Viking Knit Chain – Dowels and Petals

The next bit of info on viking knit chain will be on using what size dowel and number of petals to use for your jewelry project.  It might be a little confusing at first, but it will start to make sense in a bit.

In case you haven't seen them yet, you may want to take a look at the three viking knit posts I've made so far:

Now on to dowels and petals, and how you select based on your wire gauge and desired look for your project.

What are Dowels?

Viking KNit Dowels, Metal and Wood (Click to Enlarge)

Viking Knit Dowels, Metal and Wood (Click to Enlarge)

Dowels, when it comes to viking knit at least, are the mandrels you use to stabilize your work.  Dowels can be wood or metal, and can be round or hexagonal (like an allen wrench).  Sizes can be from 5/32" up through 1".  The most common sizes I've seen used are between 3/16" and 1/2".

Wooden dowels, in a variety of diameters, are readily available in your local Michael's Hobby Lobby, Jo-Ann, etc.  I went to get another few yesterday, and they ranged from $.59 to $.99 each.  Considering they are 3 feel long, I can saw them into 9" pieces and have 4 from each rod.  (You'll understand why I like plenty of dowels later in this post.)

Some viking knit instructions have you using an allen wrench, some a wooden dowel.  Both have advantages and disadvantages, so I'd suggest you try both ways and then choose the method that works best for you.  The chain looks the same either way.

What are Petals?

Wire Petals, Off and On the Dowel (Click to Enlarge)

Wire Petals, Off and On the Dowel (Click to Enlarge)

Once you have your dowel, it's time to decide how many petals you want to use.  But first...what the heck are petals?

For viking knit, petals are what start your first row of the chain.  They aren't supposed to look good, and in fact look kind of funky.  The only thing important is that the bottoms of the petals are even.  You'll eventually discard the inital petals, but they are handy for something to hang onto while you are pulling the chain through the drawplate.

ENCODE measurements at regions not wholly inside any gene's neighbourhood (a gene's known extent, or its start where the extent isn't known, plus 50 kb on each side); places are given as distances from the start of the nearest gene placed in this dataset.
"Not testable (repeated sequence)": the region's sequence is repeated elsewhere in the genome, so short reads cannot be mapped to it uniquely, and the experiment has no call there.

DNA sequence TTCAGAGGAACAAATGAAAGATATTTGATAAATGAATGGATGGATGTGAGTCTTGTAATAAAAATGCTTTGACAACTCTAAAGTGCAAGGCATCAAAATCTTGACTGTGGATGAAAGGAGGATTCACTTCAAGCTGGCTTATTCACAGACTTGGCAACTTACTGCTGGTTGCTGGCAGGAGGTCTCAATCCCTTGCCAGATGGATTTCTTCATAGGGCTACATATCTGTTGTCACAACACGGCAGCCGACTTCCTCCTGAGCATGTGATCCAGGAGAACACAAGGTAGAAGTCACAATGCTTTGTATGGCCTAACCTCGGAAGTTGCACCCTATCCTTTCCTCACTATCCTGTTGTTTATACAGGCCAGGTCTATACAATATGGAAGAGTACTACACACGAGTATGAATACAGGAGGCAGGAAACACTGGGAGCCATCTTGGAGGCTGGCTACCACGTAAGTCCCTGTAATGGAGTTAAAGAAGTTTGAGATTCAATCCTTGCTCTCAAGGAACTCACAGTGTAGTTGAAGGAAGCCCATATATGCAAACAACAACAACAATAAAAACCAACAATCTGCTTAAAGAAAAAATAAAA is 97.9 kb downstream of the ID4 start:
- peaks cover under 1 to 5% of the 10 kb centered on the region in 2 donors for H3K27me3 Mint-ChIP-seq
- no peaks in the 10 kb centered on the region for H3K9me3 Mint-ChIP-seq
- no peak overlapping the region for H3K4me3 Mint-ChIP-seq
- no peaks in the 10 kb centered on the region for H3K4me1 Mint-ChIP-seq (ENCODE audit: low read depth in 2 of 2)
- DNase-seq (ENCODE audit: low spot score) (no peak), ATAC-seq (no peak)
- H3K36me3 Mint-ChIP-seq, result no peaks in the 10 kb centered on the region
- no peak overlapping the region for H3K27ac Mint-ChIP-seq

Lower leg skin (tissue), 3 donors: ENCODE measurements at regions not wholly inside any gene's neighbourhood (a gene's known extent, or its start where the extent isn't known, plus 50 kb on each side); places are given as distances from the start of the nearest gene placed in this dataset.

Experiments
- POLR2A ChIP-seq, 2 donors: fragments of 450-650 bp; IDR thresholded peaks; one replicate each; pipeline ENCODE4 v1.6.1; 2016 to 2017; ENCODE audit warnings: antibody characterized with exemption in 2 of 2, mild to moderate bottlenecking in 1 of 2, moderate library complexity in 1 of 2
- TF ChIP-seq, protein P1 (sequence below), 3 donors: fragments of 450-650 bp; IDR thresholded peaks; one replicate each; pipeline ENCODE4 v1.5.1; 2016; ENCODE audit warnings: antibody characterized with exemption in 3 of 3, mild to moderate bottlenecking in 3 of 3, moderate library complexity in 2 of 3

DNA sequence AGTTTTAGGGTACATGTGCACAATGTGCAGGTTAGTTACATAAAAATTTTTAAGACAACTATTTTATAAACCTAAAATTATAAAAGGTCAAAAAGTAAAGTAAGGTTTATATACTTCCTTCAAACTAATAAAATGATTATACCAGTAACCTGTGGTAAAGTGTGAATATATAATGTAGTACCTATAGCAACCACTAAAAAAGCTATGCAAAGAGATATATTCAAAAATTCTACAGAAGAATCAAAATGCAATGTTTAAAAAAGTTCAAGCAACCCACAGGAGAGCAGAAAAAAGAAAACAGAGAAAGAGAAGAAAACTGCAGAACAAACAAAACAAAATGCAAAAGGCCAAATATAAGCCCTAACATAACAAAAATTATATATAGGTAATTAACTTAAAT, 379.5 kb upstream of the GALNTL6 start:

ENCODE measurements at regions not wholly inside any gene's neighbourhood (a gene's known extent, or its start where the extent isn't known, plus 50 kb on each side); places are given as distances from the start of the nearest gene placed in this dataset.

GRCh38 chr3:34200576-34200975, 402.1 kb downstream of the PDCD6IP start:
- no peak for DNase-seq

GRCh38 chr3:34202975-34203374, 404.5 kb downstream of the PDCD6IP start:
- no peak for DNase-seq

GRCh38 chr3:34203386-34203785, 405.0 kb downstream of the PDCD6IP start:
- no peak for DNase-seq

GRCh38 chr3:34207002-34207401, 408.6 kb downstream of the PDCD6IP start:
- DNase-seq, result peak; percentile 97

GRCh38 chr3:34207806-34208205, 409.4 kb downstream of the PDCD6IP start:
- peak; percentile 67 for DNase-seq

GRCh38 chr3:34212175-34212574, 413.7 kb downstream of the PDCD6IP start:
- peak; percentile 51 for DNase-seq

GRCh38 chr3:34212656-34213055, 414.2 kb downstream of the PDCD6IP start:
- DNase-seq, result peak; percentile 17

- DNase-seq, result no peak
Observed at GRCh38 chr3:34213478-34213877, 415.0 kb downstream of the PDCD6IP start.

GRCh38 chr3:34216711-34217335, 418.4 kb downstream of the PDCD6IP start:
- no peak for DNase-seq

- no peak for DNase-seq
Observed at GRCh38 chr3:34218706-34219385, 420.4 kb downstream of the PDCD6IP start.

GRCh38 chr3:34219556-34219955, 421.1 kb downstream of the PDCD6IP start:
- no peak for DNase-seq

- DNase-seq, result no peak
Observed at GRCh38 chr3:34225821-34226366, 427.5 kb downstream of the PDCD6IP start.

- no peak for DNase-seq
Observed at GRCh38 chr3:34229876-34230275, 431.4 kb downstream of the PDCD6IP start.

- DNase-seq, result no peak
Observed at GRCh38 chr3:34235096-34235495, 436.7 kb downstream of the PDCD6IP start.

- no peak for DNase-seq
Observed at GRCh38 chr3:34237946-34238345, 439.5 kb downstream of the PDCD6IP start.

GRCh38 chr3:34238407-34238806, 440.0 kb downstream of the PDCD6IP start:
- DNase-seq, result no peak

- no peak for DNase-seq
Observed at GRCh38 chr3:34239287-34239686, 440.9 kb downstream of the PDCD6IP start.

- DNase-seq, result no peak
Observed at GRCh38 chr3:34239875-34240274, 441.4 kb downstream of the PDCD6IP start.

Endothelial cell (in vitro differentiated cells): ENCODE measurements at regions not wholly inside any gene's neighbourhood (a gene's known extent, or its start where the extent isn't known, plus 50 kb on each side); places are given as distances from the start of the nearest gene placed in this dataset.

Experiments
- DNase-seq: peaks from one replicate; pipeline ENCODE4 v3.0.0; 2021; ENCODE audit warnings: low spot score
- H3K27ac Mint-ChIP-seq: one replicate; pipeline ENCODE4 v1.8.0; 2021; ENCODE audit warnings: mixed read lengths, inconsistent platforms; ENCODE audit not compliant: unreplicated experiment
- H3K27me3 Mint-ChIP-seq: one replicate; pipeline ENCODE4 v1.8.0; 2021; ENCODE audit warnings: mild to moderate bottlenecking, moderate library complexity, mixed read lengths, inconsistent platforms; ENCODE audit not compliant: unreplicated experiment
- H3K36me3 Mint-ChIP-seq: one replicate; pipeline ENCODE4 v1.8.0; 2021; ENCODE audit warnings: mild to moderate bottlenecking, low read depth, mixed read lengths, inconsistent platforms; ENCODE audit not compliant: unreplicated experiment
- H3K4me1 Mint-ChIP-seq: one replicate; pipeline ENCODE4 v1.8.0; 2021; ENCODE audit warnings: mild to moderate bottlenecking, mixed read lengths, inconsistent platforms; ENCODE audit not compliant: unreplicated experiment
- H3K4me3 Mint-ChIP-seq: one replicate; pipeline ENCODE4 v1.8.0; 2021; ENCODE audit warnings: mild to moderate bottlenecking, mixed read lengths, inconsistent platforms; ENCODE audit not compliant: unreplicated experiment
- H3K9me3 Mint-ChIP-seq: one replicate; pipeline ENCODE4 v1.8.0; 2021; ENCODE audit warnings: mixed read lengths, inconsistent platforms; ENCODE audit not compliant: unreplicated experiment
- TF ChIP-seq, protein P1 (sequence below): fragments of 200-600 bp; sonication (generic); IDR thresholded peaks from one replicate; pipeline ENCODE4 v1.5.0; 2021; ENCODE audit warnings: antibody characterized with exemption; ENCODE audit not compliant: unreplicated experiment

The number of petals is part of what determines the thickness of your viking knit chain, and its eventual look.

Dowels, Petals, Wire and Viking Knit Chain

It all comes together here, the combination of dowel diameter, number of petals and gauge of the wire.

Here's the general rule:  the smaller the gauge of wire, the more petals.  The larger the diameter of the mandrel, the more petals.  Now obviously you can break these rules -- what's the fun if you can't experiment?  But if you're just starting out learning, you might want to try a 1/4" mandrel with 5 petals and 24 gauge wire.  This will give you a nice chain that can work in a variety of jewelry styles.

Once you've got the hang of the viking knit chain, branch out and try different numbers of petals.  Different size mandrels.  Different gauges of wires.  Build your chain library with 3" lengths of the various combinations and remember to label the chain with all the information!

A Tip for Starting a Chain

I hate starting chains; I spend the first couple of inches just getting it all even and looking right.  Then I got an idea; it works for me and I hope it works for you, too.

I have a variety of mandrels/dowels, in different sizes and number of petals.  I may have three dowels the same diameter, but one might have 4 petals, another 5 petals and yet another 6 or 7 petals.  (Now you understand why I like plenty of dowels.)

When I make a chain, I make an extra inch or so and leave that extra on the dowel.  That way when I'm ready to work on that particuar size and number of petals again, I already have something ready.  No need to spend the time getting another chain started; it's waiting for me.

Especially when I am working with silver or gold-filled wire, I like using copper wire for that last inch because it gives me something to hang onto when using the drawplate.  The end I use to hang onto tends to get a bit mangled, and I'd just as soon that mangled bit be a less expensive wire!

So there you have the basics of viking knit.  I'll cover finishing your viking knit chain next time....not to mention some finshed viking knit jewelry!

Leave a Reply

Your email address will not be published. Required fields are marked *